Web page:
Manuel Matas Winnipeg
Re Rights Advocates File Legal Challenge To ‘Depopulate’ Federal Prisons And Prevent COVID-19 Spread (Online, May 12): The Mennonite Central Committee understands the importance of providing appropriate supports for individuals returning from incarceration and the need for community safety. From our experience working with ex-offenders, we know those with support networks are more likely to reintegrate well into society.
We are part of Circles of Support and Accountability Canada, a national association of projects providing support for individuals with a history of sexual offences. A “circle” is a committed group of trained volunteers and staff that form an intentional, relational network around a “core member.” We find that circles are highly effective, long-term, supportive and accountable relationships for these members.
Our studies show a 70-per-cent decrease in re-offending behaviour for members engaged in circles. Even more, they show such programs are cost-effective, saving society $6 for every $1 invested. We believe CoSA programs are uniquely positioned, taking into consideration the needs and safety of victims and the ongoing obligations of those who have offended.
Rod Friesen Restorative justice program co-ordinator, MCC Ontario; Kitchener, Ont.
Re U.S. Agency Expresses Concern Over Pollution From B.C. Mines (May 12): With our Elk Valley Water Quality Plan, Teck Resources is committed to environmentally responsible resource development in the area.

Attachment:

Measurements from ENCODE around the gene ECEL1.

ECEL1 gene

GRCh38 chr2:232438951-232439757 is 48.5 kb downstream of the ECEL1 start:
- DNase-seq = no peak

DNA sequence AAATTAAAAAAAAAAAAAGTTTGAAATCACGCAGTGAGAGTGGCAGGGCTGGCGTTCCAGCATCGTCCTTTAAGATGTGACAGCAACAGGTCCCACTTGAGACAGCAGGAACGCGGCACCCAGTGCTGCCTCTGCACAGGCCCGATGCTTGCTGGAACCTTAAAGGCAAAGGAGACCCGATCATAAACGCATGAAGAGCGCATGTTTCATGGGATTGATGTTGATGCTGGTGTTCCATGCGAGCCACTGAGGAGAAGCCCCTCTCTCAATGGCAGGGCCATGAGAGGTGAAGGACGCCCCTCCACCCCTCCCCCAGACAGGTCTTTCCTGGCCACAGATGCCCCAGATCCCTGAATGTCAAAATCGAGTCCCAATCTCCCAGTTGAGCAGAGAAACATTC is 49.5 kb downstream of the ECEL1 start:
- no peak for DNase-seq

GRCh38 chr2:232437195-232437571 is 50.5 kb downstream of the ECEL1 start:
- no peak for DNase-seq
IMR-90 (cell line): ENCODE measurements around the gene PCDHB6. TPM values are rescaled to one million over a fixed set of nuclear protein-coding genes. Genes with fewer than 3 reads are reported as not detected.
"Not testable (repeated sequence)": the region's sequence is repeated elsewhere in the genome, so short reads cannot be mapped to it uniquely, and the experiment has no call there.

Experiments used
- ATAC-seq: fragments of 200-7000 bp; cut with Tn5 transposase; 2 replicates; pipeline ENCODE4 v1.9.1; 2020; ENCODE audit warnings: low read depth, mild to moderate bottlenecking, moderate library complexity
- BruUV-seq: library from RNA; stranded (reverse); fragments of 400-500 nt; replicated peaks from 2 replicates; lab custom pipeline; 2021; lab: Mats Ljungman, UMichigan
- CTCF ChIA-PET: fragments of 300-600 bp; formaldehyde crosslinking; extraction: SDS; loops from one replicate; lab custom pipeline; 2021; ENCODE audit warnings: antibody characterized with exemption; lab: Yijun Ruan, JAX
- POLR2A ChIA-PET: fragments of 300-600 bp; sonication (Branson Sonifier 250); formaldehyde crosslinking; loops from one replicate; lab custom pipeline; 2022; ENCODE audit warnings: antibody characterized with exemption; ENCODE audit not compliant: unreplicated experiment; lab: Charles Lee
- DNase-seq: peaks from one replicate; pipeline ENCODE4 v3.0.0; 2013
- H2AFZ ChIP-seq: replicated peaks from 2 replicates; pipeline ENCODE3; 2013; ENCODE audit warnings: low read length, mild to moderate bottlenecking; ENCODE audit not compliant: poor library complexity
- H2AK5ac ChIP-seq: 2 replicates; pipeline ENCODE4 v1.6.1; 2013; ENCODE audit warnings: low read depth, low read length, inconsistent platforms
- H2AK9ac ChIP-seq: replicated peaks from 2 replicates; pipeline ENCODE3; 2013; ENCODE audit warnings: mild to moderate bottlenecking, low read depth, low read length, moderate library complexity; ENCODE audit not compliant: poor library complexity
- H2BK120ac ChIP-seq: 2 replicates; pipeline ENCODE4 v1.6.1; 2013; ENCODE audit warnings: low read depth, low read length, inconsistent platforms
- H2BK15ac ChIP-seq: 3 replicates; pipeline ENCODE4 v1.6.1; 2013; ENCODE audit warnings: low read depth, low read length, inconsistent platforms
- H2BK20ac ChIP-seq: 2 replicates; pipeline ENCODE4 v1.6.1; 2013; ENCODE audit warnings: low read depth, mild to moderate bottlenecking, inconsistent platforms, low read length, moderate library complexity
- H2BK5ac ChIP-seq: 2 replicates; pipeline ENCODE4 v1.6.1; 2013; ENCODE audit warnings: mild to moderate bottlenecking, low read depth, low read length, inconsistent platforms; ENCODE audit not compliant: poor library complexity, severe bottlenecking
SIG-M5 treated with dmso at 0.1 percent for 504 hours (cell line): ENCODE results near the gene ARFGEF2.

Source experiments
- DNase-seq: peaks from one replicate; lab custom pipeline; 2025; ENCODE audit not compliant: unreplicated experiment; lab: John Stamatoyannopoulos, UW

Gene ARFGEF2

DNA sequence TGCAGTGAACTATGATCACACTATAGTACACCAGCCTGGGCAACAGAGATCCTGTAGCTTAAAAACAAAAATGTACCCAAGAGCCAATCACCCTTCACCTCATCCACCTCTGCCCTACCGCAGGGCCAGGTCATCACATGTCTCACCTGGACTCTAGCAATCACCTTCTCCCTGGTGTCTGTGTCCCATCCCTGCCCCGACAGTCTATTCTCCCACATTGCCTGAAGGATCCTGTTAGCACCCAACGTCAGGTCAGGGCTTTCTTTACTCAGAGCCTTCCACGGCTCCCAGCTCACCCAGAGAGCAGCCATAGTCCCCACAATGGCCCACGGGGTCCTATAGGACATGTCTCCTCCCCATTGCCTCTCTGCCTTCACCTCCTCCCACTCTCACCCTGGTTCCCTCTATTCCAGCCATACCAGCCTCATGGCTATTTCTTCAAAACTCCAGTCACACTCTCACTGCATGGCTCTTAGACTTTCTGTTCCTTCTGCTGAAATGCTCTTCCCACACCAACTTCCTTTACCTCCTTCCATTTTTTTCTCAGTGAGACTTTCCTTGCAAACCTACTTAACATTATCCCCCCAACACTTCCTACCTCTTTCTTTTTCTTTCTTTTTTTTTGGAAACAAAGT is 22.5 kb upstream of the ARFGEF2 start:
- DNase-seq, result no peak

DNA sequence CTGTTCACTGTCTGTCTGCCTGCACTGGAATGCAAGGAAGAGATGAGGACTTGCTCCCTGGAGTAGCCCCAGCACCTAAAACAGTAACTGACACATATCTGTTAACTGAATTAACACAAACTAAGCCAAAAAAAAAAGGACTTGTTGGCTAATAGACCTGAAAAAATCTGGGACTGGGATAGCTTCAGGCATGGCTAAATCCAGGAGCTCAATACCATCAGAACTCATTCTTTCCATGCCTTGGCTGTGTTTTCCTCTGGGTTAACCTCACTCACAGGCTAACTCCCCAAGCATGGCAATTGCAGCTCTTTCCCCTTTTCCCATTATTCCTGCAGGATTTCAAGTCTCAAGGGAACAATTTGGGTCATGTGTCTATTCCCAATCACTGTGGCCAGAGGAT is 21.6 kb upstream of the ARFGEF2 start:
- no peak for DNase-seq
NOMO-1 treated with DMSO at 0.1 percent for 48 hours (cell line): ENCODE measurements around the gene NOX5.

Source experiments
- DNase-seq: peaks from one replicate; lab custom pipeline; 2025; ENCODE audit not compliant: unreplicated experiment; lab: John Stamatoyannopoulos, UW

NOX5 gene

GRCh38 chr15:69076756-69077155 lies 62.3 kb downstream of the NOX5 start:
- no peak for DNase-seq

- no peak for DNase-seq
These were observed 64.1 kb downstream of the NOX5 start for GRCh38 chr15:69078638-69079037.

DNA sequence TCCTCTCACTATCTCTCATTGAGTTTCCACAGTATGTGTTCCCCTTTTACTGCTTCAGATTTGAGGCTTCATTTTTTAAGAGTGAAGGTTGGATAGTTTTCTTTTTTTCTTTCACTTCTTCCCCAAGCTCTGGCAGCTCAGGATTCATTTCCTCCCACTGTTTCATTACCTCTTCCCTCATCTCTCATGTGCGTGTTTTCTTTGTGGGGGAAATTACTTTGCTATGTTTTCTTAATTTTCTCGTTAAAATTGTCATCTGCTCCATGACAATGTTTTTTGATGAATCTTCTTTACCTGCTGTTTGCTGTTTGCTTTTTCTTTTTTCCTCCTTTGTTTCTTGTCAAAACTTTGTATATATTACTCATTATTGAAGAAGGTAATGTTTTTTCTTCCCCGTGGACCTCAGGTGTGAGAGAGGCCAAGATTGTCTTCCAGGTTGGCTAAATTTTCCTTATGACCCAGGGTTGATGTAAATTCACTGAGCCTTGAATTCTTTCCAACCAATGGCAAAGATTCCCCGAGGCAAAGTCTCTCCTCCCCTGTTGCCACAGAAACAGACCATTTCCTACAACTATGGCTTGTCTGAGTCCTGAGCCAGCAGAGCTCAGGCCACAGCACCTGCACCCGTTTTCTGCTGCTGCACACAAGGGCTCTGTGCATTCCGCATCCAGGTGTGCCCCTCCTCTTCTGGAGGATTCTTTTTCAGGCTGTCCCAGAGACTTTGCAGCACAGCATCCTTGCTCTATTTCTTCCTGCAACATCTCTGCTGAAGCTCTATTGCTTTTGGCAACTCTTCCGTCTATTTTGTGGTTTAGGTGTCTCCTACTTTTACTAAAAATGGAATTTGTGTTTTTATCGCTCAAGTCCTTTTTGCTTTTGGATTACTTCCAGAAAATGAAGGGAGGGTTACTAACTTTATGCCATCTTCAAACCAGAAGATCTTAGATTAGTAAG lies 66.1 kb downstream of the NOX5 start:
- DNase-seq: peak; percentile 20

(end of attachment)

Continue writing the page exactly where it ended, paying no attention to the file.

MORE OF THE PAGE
We have made significant progress: Our first treatment facility is now operating and removing selenium from water. A second facility utilizing the latest technology is also achieving near-complete removal of nitrate and selenium, and we are working to double its capacity. A third treatment facility is under construction, and we expect even greater water quality improvements as it comes online. We also have more than 25 research and development projects underway to find even better ways to manage water quality.
Teck has been working for years with stakeholders on both sides of the border. These stakeholders have participated in various committees and reports. We remain committed to putting in place necessary measures to ensure the Elk Valley watershed is protected.
Marcia Smith Senior vice-president, sustainability and external affairs, Teck Resources; Vancouver
Re A.Y. Jackson Visits Tom Thomson’s Shack (Moment In Time, May 11): This took me back! A.Y. Jackson in “the Shack,” with Keith MacIver and his Dalmatian Peggy, was a seminal part of my childhood. My mother, Cynthia Walker Heidenreich, a single parent, relied on relatives like Keith, who was married to her cousin Edith Alexander, to “foster” me in the summer.
The Shack had a living room loft where I slept overlooking walls covered with an iceberg by Lawren Harris, a mining town by Yvonne McKague Housser and a huge osprey by Thoreau MacDonald. A.Y. continued to be a regular visitor to the MacIvers, the Alexanders and the artists that settled in Albion Township in the 1950s.
I remember well Farley Mowat, Rosemary Kilburn, who lived in the Dingle schoolhouse, and Will Ogilvie. Jack Nichols was also a regular visitor. We listened daily to Rawhide and that tied us into the rest of Canada. Such wonderful memories!
Barb Heidenreich Bailieboro, Ont.